New Culture Secretary Maria Miller insists arts organisations need to become “better askers” for private investment.

Nick Draper, Merton Council’s Cabinet Member for Community and Culture, is well aware of the need to bring private investors on board amid dwindling government grants.

“The fundamental problem is that we’re poorly funded from central government – it’s a historical thing,” said Cllr Draper, who was appointed to the post five months ago.

“The Polka we support as best as we possibly can. We give what we can and with our backing they can obtain more elsewhere through matched funding schemes.

“It’s vital we never just stop funding projects entirely. That’s why we opt for stepping in to get the ball rolling on many projects and let other private investors get involved from there, which works well.

“We always aim to work with people rather than instead of people.”

For instance, Merton Council provided only around £1500 to get October’s Wimbledon Bookfest project off the ground so organisers could use the council’s official backing to attract other investors.

And driven by his belief of the importance of arts in local life, Cllr Draper is spearheading a new council plan for future funding.

He said: “You don’t have to fund arts and culture, in the same way as we have to invest in our schools or pay to look after our elderly people.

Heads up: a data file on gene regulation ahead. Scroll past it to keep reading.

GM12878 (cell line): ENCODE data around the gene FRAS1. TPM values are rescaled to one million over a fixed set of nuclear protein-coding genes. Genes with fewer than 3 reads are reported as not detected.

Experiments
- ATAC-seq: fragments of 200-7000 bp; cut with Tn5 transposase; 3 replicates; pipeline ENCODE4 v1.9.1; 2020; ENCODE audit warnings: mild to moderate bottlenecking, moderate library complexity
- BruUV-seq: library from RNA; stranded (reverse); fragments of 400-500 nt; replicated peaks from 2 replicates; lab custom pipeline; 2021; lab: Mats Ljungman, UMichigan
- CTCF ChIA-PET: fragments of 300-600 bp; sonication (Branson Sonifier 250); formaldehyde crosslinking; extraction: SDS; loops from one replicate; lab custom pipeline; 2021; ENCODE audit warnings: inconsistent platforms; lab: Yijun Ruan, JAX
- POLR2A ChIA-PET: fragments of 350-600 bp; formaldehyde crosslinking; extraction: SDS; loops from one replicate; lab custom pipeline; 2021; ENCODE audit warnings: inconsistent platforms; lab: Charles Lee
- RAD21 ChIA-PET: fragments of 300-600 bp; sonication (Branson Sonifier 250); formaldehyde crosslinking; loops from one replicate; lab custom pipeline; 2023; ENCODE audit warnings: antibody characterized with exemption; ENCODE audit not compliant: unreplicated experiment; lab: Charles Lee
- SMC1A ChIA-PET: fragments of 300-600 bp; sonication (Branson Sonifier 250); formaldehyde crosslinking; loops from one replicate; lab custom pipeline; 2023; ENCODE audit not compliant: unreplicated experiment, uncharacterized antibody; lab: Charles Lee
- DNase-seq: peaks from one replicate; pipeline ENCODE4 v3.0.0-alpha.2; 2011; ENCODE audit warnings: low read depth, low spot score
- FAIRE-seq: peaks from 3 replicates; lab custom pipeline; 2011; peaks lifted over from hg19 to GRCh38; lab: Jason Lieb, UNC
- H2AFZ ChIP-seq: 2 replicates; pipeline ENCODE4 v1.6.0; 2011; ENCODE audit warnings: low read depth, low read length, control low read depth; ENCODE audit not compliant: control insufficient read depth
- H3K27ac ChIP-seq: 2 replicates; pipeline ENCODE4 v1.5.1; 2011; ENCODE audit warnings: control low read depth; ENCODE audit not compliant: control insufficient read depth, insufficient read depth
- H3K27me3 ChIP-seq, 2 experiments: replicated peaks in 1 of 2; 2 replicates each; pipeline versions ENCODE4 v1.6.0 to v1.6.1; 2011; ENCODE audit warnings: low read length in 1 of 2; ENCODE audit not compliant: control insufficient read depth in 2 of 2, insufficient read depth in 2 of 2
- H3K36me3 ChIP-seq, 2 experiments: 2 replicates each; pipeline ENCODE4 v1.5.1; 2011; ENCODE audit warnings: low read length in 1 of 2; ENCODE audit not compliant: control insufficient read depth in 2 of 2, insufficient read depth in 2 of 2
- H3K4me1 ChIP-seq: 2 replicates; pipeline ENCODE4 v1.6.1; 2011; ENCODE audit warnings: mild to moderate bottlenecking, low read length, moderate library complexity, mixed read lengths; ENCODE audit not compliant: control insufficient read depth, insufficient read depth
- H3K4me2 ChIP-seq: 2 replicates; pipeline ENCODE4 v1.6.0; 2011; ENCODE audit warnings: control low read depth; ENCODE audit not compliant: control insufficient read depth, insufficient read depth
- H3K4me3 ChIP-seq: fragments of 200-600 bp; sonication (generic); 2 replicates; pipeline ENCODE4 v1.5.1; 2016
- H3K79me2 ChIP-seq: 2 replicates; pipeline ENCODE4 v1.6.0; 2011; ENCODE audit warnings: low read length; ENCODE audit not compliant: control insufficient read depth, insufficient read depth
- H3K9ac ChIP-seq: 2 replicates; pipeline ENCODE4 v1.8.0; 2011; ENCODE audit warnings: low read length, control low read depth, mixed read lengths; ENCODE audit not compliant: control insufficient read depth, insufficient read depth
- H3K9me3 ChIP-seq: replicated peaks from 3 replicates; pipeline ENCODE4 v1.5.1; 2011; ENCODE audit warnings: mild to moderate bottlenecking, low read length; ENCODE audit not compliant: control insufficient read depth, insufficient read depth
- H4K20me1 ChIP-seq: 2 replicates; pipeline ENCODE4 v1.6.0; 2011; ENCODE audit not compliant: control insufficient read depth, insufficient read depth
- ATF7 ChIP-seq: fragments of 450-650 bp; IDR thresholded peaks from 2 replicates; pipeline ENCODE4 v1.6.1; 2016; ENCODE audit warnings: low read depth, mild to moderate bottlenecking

“But it’s these things that make the difference between existence and living so it’s my vision and my duty to retain as much as possible. That can only happen by making it sustainable.”

“We are preparing a leisure and cultural framework which will give bodies involved with leisure, culture and the arts an idea about how we intend to go about funding organising now and in the future.

“We will use this to persuade business and the amazing voluntary sector we have here in Merton to be part of the solution, rather than seeing the council’s limited funds as the problem.

“We know financially this is only the beginning, therefore it’s about investors coming in across the board so we can all work together to make Merton better and better.”

The Wimbledon Civic Theatre Trust represents a successful working model of philanthropy for Merton.

The Trust is able to provide its charitable theatre work in schools through private investors and a partnership with Ambassadors Theatre Group, which runs New Wimbledon Theatre and provides facilities for the Trust’s youth productions.

And Creative Learning Manager Andy Alty is adamant that no matter what the future holds for the arts, investment can always be found.

He said: “The WCTT is funded by well-meaning people on the most part who appreciate the work we’re doing across the whole borough and put their hands in their pockets.

“There always has been a big place for private investment. High quality arts will always find an audience and someone to invest in them.

“I’ve been working in the arts for nearly thirty years. The tide comes in and the tide goes out. But the arts always manage to thrive and survive and always will.”